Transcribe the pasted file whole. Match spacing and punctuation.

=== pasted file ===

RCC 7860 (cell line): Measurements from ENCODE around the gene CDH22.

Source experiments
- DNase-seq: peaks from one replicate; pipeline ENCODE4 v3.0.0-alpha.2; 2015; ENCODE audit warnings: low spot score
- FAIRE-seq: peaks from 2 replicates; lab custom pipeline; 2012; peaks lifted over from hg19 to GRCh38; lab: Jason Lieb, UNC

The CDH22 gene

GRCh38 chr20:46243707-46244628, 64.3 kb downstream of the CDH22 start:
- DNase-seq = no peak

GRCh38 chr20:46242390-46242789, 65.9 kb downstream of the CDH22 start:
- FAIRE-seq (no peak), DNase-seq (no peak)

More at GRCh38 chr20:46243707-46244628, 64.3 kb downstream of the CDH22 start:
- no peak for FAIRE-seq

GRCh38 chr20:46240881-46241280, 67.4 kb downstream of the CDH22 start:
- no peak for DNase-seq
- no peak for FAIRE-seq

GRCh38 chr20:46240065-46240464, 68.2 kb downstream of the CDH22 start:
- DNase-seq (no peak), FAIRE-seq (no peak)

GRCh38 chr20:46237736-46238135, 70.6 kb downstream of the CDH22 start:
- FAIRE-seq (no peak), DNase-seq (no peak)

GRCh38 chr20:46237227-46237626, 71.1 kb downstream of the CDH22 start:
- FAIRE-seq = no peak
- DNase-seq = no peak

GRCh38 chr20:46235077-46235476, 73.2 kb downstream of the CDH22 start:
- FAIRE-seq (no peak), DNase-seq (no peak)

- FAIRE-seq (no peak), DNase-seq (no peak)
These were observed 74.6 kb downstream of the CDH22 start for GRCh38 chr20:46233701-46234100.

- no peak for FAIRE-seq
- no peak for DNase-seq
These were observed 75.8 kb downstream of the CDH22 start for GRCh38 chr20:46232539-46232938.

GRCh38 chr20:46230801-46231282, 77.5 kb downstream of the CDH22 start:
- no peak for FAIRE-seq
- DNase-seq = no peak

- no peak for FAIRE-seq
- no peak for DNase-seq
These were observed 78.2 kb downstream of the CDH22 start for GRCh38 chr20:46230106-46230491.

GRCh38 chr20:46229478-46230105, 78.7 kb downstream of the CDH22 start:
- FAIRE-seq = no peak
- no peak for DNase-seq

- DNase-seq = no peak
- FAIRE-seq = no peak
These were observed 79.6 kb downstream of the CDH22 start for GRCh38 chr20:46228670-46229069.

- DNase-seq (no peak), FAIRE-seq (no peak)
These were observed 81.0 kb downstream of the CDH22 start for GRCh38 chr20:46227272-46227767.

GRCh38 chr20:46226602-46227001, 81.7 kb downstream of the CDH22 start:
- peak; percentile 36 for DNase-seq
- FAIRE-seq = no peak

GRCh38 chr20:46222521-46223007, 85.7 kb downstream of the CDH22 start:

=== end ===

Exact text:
RCC 7860 (cell line): Measurements from ENCODE around the gene CDH22.

Source experiments
- DNase-seq: peaks from one replicate; pipeline ENCODE4 v3.0.0-alpha.2; 2015; ENCODE audit warnings: low spot score
- FAIRE-seq: peaks from 2 replicates; lab custom pipeline; 2012; peaks lifted over from hg19 to GRCh38; lab: Jason Lieb, UNC

The CDH22 gene

GRCh38 chr20:46243707-46244628, 64.3 kb downstream of the CDH22 start:
- DNase-seq = no peak

GRCh38 chr20:46242390-46242789, 65.9 kb downstream of the CDH22 start:
- FAIRE-seq (no peak), DNase-seq (no peak)

More at GRCh38 chr20:46243707-46244628, 64.3 kb downstream of the CDH22 start:
- no peak for FAIRE-seq

GRCh38 chr20:46240881-46241280, 67.4 kb downstream of the CDH22 start:
- no peak for DNase-seq
- no peak for FAIRE-seq

GRCh38 chr20:46240065-46240464, 68.2 kb downstream of the CDH22 start:
- DNase-seq (no peak), FAIRE-seq (no peak)

GRCh38 chr20:46237736-46238135, 70.6 kb downstream of the CDH22 start:
- FAIRE-seq (no peak), DNase-seq (no peak)

GRCh38 chr20:46237227-46237626, 71.1 kb downstream of the CDH22 start:
- FAIRE-seq = no peak
- DNase-seq = no peak

GRCh38 chr20:46235077-46235476, 73.2 kb downstream of the CDH22 start:
- FAIRE-seq (no peak), DNase-seq (no peak)

- FAIRE-seq (no peak), DNase-seq (no peak)
These were observed 74.6 kb downstream of the CDH22 start for GRCh38 chr20:46233701-46234100.

- no peak for FAIRE-seq
- no peak for DNase-seq
These were observed 75.8 kb downstream of the CDH22 start for GRCh38 chr20:46232539-46232938.

GRCh38 chr20:46230801-46231282, 77.5 kb downstream of the CDH22 start:
- no peak for FAIRE-seq
- DNase-seq = no peak

- no peak for FAIRE-seq
- no peak for DNase-seq
These were observed 78.2 kb downstream of the CDH22 start for GRCh38 chr20:46230106-46230491.

GRCh38 chr20:46229478-46230105, 78.7 kb downstream of the CDH22 start:
- FAIRE-seq = no peak
- no peak for DNase-seq

- DNase-seq = no peak
- FAIRE-seq = no peak
These were observed 79.6 kb downstream of the CDH22 start for GRCh38 chr20:46228670-46229069.

- DNase-seq (no peak), FAIRE-seq (no peak)
These were observed 81.0 kb downstream of the CDH22 start for GRCh38 chr20:46227272-46227767.

GRCh38 chr20:46226602-46227001, 81.7 kb downstream of the CDH22 start:
- peak; percentile 36 for DNase-seq
- FAIRE-seq = no peak

GRCh38 chr20:46222521-46223007, 85.7 kb downstream of the CDH22 start: